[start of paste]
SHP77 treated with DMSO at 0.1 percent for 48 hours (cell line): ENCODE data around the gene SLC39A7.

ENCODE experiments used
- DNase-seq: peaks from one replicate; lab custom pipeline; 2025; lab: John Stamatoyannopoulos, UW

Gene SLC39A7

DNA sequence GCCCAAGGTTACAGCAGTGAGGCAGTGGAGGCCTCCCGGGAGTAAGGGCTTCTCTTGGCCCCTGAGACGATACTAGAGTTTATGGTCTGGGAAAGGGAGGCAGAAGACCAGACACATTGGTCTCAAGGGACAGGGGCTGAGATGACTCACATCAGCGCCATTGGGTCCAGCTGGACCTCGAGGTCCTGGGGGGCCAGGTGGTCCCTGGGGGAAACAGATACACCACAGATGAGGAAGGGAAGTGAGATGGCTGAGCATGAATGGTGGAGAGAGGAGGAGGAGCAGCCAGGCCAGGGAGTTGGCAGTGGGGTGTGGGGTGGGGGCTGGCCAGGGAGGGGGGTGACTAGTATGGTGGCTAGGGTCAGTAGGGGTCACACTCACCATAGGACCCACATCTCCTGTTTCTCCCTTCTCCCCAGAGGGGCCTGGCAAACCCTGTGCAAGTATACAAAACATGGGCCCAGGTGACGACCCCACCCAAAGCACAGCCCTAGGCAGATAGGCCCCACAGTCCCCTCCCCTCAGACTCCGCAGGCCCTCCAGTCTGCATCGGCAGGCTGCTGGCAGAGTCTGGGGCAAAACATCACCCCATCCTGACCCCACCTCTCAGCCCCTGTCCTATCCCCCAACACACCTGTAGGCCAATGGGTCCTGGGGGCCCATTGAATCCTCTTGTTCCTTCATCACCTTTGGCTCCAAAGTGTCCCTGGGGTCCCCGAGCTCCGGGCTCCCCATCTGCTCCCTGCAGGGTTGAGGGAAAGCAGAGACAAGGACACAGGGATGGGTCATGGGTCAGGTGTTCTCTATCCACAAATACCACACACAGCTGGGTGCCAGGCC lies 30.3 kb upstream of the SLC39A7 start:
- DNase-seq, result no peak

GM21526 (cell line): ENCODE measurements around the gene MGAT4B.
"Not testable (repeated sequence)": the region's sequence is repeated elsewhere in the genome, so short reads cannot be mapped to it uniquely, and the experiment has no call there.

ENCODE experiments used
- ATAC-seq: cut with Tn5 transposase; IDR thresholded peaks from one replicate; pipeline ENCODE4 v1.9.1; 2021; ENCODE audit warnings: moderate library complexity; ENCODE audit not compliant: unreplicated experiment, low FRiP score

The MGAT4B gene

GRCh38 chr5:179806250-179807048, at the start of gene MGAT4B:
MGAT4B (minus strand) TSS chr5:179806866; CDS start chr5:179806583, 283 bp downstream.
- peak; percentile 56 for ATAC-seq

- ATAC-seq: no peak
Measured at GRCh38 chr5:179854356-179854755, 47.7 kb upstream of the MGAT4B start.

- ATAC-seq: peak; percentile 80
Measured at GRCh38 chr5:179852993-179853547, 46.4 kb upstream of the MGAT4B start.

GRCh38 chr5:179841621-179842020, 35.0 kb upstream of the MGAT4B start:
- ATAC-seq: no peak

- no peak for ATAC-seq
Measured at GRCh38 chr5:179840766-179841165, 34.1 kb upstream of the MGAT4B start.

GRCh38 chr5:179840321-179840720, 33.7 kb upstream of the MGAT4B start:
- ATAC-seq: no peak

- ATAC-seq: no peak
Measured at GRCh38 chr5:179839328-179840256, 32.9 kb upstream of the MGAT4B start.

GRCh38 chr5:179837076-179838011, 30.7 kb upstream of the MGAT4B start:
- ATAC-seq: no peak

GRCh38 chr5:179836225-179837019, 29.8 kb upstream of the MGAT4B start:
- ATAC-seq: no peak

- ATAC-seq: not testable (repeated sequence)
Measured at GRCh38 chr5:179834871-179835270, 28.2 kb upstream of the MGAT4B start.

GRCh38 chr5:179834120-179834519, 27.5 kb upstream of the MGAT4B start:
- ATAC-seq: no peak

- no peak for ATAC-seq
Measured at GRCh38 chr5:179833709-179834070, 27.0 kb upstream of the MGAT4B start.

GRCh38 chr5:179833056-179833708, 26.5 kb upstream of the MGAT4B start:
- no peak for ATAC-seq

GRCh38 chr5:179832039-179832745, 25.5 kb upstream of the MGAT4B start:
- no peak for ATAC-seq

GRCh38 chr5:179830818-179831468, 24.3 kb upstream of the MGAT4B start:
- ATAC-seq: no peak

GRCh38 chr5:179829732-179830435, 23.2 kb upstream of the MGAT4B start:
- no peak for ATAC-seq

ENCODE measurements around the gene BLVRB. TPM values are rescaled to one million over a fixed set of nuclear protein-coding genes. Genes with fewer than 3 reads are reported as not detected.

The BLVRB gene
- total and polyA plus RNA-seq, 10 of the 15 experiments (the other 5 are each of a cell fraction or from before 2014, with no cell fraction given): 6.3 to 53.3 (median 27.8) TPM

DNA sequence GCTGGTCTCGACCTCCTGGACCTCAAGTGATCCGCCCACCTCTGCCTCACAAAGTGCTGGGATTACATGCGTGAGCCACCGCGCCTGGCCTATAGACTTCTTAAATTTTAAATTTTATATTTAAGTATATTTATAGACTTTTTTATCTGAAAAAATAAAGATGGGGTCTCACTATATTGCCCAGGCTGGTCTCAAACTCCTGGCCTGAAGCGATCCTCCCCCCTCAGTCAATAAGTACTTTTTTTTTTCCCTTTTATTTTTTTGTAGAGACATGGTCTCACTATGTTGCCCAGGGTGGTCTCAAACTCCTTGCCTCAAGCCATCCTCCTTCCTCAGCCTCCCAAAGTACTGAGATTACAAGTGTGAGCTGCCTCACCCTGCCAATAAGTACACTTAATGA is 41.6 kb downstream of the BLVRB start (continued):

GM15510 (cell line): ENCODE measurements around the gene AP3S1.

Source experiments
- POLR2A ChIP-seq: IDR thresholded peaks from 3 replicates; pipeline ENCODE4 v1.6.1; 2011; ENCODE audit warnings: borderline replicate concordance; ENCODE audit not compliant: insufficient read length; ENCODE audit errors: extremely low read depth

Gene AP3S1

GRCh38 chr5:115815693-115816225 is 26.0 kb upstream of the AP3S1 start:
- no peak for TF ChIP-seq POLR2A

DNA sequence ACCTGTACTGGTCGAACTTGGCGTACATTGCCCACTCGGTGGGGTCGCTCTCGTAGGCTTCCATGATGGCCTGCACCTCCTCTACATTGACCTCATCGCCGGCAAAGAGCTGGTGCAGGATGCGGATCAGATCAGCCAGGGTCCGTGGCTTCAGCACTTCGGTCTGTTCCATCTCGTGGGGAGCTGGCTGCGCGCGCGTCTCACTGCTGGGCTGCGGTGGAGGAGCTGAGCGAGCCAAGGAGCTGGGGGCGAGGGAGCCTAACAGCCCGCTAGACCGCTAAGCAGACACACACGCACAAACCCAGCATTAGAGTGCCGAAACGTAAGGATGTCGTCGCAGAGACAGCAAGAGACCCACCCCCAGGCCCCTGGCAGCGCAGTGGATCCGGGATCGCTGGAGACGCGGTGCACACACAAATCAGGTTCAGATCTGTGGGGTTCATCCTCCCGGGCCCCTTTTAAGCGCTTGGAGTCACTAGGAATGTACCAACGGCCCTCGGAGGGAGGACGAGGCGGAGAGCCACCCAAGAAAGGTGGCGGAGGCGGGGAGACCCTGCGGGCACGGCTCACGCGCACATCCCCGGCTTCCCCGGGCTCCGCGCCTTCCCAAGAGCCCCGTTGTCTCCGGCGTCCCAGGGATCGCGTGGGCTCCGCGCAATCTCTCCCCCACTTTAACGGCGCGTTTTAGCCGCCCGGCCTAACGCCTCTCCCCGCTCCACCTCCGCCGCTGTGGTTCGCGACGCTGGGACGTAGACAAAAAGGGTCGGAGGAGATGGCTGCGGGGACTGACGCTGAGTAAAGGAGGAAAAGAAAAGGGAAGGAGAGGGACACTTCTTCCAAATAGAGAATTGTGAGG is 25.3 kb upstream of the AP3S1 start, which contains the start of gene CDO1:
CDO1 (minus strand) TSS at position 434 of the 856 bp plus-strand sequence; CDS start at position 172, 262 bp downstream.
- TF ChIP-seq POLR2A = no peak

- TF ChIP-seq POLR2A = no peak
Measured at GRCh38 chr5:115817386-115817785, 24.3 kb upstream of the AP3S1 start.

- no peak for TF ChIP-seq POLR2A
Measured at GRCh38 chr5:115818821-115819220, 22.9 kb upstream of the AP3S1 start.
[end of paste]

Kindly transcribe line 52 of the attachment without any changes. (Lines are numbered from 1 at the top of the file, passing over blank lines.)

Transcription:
Gene AP3S1